Published: 05 April 2022
Ms Joan Pereira: To ask the Minister for Home Affairs (a) what safeguards are in place to protect members of the public, particularly children and women, from recalcitrant sex offenders; and (b) whether the Ministry will consider lifelong counselling and monitoring of these offenders.
Mr K Shanmugam, Minister for Home Affairs and Ministry for Law:
1. Mr Speaker, I thank the Member for the question. Members know that the law provides for stiff action to be taken and stiff action is taken against sex offenders, and recalcitrant sex offenders receive even heavier sentences. These include longer imprisonment terms, sentences under the Corrective Training (CT) and Preventive Detention (PD) regimes. Under both CT and PD regimes, repeat offenders can be sentenced to imprisonment terms which are longer than the maximum term prescribed for the offence. CT sentences can range from 5 to 14 years; and PD sentences can range from 7 to 20 years. Such offenders also undergo longer rehabilitation programmes and supervision. Members know that we have been extremely focused on this – proactive, and always looking to see what else we can do to try and protect members of the public, particularly vulnerable members of the public.
2. I had asked the Ministry of Home Affairs (MHA) and the Ministry of Law to study a new sentencing option – quite a novel approach to give more protection to the public from dangerous first-time offenders as well repeat offenders, who commit very serious hurt, and sexual offenders. The proposal is not quite fleshed out yet, but the framework or the outline is that offenders will have to serve the minimum jail sentence which could be anywhere between 5 to 20 years. But when the jail sentences end, when they have completed it, there will be no automatic release. At the point of release, they have to be assessed as to whether they pose a threat to the public. If they are assessed to continue to pose a threat, they will continue to be detained.
3. This, as members can see, would represent a major change in the way our sentencing regime works. Because today, the court imposes a sentence and when it ends, the person is released. The United Kingdom tried this approach, I have to say, with very mixed results, but I think we can make it work. And the rationale is very simple: person commits an offence, it is a serious, heinous offence – say, raping a young child, or rape followed by murder. The judge can express outrage, she can impose a very stiff sentence, assuming it is not capital punishment. But the judge will not know whether in X number of years, the person will no longer remain a danger to society. And there have been enough cases around the world, where the day after the person is released, literally, he goes out and commits another serious offence. We have had not many, but we have had one or two cases in Singapore too. So really, you can only assess this, or some of these cases, at the point of release.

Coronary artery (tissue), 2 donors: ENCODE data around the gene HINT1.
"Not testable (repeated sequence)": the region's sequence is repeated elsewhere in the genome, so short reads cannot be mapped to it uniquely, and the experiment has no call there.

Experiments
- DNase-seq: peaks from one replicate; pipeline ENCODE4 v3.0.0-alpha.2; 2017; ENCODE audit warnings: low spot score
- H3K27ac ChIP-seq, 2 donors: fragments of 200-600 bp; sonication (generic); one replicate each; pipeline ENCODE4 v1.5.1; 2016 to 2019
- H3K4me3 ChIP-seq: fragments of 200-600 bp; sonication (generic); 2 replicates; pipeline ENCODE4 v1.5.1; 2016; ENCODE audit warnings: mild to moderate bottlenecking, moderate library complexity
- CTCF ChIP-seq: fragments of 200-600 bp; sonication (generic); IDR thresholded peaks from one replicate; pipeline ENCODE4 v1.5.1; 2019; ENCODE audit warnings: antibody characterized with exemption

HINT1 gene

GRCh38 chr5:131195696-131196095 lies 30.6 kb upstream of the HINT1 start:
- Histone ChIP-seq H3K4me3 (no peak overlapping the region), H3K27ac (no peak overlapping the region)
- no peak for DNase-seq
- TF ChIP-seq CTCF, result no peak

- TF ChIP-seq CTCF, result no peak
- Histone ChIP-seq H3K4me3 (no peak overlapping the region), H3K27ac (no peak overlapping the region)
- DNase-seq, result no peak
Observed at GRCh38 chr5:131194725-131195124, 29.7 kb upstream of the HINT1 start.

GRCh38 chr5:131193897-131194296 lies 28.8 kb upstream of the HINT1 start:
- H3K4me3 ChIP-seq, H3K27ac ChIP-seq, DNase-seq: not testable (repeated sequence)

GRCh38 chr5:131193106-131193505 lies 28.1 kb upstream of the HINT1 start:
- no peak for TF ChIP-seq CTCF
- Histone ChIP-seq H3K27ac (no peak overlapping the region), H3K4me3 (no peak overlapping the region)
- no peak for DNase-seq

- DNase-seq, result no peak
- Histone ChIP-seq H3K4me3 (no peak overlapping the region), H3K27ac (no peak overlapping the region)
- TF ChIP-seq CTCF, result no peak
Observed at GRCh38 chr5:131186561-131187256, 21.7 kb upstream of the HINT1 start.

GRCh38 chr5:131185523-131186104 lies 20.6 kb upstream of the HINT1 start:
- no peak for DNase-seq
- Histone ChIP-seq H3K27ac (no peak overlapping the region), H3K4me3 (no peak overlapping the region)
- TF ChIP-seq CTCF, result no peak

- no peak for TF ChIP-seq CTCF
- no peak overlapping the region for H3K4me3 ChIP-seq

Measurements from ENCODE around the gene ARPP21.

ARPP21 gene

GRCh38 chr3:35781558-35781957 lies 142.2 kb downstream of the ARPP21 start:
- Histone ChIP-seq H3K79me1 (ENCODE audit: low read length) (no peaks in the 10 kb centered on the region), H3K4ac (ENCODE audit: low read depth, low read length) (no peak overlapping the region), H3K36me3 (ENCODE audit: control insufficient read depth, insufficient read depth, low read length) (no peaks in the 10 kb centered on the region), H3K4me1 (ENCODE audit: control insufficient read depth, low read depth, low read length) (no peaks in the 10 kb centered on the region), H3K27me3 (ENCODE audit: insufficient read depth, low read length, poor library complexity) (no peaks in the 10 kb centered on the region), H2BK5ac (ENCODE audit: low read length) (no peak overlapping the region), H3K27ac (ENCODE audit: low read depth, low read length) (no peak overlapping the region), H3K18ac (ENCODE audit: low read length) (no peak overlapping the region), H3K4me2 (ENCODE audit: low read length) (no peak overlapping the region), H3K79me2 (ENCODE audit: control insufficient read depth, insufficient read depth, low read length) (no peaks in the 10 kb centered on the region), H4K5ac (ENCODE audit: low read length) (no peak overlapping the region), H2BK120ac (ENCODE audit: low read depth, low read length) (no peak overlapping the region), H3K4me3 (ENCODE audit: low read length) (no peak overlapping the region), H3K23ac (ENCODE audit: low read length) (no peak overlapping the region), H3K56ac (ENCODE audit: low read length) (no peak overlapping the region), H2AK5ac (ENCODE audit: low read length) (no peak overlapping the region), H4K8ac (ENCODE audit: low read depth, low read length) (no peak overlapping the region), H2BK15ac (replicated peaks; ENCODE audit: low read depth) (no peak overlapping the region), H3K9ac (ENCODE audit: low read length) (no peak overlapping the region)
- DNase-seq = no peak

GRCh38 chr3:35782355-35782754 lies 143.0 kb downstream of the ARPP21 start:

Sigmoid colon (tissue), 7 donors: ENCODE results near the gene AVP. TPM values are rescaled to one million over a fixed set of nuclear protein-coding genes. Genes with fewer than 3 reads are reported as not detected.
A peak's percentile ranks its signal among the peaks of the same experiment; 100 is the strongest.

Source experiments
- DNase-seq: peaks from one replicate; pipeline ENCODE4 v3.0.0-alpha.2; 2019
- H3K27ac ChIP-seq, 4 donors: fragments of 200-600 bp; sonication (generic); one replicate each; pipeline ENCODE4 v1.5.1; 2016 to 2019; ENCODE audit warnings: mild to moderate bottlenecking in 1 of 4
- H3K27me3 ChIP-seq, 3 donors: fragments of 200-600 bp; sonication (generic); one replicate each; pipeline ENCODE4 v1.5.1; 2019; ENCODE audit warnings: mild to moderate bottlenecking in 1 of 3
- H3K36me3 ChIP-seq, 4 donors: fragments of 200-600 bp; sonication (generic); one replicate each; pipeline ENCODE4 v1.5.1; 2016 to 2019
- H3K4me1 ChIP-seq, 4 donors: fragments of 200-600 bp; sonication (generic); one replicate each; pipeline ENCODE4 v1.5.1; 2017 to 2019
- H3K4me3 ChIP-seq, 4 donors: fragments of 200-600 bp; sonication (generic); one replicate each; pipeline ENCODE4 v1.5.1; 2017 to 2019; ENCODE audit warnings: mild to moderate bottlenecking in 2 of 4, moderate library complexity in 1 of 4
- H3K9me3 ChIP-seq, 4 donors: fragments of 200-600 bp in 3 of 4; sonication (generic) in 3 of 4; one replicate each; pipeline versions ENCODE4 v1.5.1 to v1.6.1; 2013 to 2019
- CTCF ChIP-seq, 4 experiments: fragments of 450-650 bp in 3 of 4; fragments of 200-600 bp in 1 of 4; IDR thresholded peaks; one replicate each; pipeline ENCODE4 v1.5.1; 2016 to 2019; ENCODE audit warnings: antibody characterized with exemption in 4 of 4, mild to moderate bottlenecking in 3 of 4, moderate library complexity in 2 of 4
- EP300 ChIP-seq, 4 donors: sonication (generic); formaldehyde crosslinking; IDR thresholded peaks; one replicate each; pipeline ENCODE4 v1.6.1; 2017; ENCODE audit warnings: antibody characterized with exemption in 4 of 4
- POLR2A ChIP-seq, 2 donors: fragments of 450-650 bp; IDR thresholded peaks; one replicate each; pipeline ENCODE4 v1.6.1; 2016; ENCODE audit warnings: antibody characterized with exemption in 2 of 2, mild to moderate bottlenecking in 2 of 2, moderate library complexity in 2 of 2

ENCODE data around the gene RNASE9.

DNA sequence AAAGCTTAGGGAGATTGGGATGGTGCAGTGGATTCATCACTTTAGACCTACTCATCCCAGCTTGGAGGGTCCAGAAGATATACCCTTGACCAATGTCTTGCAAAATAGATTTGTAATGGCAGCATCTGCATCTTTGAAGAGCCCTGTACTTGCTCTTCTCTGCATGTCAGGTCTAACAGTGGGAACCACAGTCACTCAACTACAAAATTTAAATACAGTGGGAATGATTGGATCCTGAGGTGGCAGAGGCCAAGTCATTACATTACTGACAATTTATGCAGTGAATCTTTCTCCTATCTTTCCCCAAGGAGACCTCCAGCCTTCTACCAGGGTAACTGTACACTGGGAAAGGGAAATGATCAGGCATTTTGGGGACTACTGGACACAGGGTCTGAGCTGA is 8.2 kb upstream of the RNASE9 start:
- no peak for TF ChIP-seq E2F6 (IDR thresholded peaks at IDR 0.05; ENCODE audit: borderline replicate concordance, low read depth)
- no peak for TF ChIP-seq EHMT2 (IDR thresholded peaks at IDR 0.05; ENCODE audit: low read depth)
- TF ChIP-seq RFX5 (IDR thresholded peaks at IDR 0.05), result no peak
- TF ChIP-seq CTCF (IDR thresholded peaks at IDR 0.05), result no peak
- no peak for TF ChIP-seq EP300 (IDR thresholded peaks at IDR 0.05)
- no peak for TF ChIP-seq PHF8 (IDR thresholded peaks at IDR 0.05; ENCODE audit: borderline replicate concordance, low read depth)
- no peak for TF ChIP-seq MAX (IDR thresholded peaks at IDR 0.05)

4. We sought public feedback on these proposals in July of last year. We are considering our approach. Obviously, we will come back to the House, because any such approach is going to require changes to the law.
5. In addition to the above, agencies like the Ministry of Education (MOE) and Ministry of Social and Family Development (MSF) work closely with the Police to screen those who apply for jobs when they have to work with children, in licensed preschools and schools.
6. The Member suggested that MHA consider lifelong counselling and monitoring of recalcitrant sex offenders.
7. Today, a sex offender is given psychological assistance by the Singapore Prison Service (SPS)’s psychologists. Those who have committed serious sexual offences can also be put on the Mandatory Aftercare Scheme (MAS). The MAS provides community support, counselling, case management, with supervision for up to two years, for released inmates who are at a higher risk of re-offending, or who are in need of more reintegration and support.
8. SPS also works closely with the families of ex-offenders and community partners to support them after their release. We will refer the Member’s suggestion, to consider lifelong counselling and monitoring for recalcitrant sex offenders, to the relevant agencies, for them to consider. Thank you, Sir.